The first computer program to ever beat a professional player at the game of Go.
Better than human-level control of classic Atari games through Deep Reinforcement Learning.
A Dual Approach to Scalable Verification of Deep Networks
The AlphaGo team are awarded the inaugural Marvin Minsky Medal for Outstanding Achievements in AI
Finding syntax in human encephalography with beam search
David Silver and former colleague Sylvain Gelly are recognised for their 2007 paper ‘Combining Online and Offline Knowledge in UCT’
DeepMind paper 'Learning to reinforcement learn' wins the Applied Cognition category
Dueling Network Architecture for Deep Reinforcement Learning
Pixel Recurrent Neural Networks
Thompson Sampling is Asymptotically Optimal in General Environments
A long-standing goal of artificial intelligence is an algorithm that learns, tabula rasa, superhuman proficiency in challenging domains. Recently, AlphaGo became the first program to defeat a world champion in the game of Go. The tree search in AlphaGo evaluated positions and selected moves using deep neural networks. These neural networks were trained by supervised learning from human expert moves, and by reinforcement learning from selfplay. Here, we introduce an algorithm based solely on reinforcement learning, without human data, guidance, or domain knowledge beyond game rules. AlphaGo becomes its own teacher: a neural network is trained to predict AlphaGo’s own move selections and also the winner of AlphaGo’s games. This neural network improves the strength of tree search, resulting in higher quality move selection and stronger self-play in the next iteration. Starting tabula rasa, our new program AlphaGo Zero achieved superhuman performance, winning 100-0 against the previously published, champion-defeating AlphaGo.
This paper introduces WaveNet, a deep neural network for generating raw audio waveforms. The model is fully probabilistic and autoregressive, with the predictive distribution for each audio sample conditioned on all previous ones; nonetheless we show that it can be efficiently trained on data with tens of thousands of samples per second of audio. When applied to text-to-speech, it yields state-of-the-art performance, with human listeners rating it as significantly morenatural sounding than the best parametric and concatenative systems for both English and Mandarin. A single WaveNet can capture the characteristics of many different speakers with equal fidelity, and can switch between them by conditioning on the speaker identity. When trained to model music, we find that it generates novel and often highly realistic musical fragments. We also show that it can be employed as a discriminative model, returning promising results for phoneme recognition.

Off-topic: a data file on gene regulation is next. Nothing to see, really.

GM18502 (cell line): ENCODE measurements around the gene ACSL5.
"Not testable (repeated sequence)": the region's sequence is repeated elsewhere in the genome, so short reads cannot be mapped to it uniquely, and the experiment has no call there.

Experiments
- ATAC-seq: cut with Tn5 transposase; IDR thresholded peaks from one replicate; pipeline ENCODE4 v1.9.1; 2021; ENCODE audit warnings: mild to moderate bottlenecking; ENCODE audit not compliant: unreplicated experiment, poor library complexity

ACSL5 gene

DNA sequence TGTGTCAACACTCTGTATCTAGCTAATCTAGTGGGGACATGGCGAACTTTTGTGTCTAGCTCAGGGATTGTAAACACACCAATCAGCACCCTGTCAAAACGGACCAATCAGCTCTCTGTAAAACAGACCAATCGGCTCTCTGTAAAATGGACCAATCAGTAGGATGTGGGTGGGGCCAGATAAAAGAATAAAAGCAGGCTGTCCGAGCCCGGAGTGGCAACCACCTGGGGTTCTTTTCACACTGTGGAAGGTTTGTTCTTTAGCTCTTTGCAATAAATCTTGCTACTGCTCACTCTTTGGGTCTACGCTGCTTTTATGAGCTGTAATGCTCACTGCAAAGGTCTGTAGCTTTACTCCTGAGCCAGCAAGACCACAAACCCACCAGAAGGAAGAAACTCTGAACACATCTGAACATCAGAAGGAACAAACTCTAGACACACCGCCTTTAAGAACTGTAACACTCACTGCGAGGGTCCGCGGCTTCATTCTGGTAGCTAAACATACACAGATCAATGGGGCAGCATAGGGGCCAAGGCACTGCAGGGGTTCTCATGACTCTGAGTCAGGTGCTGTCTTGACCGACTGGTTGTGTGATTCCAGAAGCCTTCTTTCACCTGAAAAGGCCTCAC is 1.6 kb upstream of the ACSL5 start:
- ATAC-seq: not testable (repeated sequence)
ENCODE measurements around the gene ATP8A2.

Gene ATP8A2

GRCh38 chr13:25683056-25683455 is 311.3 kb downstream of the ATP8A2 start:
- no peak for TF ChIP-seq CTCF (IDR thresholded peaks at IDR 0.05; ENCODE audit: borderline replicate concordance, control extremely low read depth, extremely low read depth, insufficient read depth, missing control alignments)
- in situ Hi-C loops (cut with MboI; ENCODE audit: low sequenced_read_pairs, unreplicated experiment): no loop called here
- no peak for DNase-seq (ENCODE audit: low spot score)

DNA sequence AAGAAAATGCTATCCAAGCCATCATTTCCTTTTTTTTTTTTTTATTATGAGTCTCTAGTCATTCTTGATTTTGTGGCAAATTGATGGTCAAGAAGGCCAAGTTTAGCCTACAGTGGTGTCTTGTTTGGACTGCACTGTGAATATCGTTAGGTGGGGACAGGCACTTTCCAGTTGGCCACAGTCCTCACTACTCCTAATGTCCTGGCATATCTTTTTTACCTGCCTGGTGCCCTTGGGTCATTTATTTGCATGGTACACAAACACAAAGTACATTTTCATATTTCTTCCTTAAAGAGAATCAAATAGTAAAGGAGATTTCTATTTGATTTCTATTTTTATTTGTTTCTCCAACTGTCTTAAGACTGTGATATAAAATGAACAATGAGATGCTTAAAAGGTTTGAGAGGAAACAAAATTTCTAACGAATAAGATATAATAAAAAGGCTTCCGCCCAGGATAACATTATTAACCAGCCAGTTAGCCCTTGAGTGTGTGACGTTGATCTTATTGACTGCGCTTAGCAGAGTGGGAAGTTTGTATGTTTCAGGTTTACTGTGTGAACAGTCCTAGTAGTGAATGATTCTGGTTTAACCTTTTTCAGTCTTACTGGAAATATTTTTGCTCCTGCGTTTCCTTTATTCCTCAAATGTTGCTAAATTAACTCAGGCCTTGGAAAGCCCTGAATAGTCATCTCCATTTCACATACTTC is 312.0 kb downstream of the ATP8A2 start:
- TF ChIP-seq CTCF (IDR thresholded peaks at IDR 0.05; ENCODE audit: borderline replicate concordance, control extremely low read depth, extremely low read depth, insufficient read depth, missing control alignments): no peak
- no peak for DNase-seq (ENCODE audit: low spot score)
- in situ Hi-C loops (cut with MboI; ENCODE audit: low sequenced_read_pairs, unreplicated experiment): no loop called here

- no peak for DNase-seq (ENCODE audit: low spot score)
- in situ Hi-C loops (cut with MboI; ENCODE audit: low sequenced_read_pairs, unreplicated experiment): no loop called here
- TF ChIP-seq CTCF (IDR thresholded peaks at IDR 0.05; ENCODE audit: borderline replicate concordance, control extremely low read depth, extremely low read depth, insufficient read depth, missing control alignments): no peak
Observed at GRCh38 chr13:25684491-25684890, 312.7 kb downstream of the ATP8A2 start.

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Andreas is our Head of Research Engineering and joined DeepMind in 2012. One of his earliest memories of DeepMind is having meetings on the 'meeting picnic blanket' in Russell Square, after having run out of space in the first office! Previously Andreas was a postdoc at Imperial College London, working on spiking neural network simulations using GPUs in the Cognitive Robotics Lab. His team works to accelerate the research programme at DeepMind by providing the software used across all research projects, as well as directly working on research projects. Andreas’ main focus is making sure his team is getting to work on interesting problems and that the research team functions smoothly and has the tools and support it needs. He says DeepMind is a “great collaborative environment and the best place to be at the forefront of developments in AI.”
Raia is a Senior Research Scientist working on Deep Learning at DeepMind, with a particular focus on solving robotics and navigation using deep neural networks. She joined DeepMind following positions at Carnegie Mellon and SRI International as she saw the combination of research into games, neuroscience, deep learning and reinforcement learning as a unique proposition that could lead to fundamental breakthroughs in AI. She says that one of her favourite moments at DeepMind was watching the livestream of Lee Sedol playing AlphaGo at 4am surrounded by the rest of the team, despite the difference in timezone!
Frederic joined as a Research Engineer in July 2015. Prior to DeepMind, he was a research engineer at the Foundry, a VFX software company. Frederic’s job is to accelerate research, and take the lead on the engineering side of projects. He mainly focuses on generative models, which is a family of models belonging to the field of unsupervised learning. He describes his job as trying to teach a computer to process data like the human brain: "To dream and imagine things that it has never seen before. One way to achieve this is to show the computer a lot of data and let it figure out why things look like they do.” Frederic joined DeepMind to be a part of our exciting and challenging mission to solve intelligence. His favourite DeepMind memory was watching the AlphaGo vs Lee Sedol match: “The suspense and atmosphere in the office was amazing.”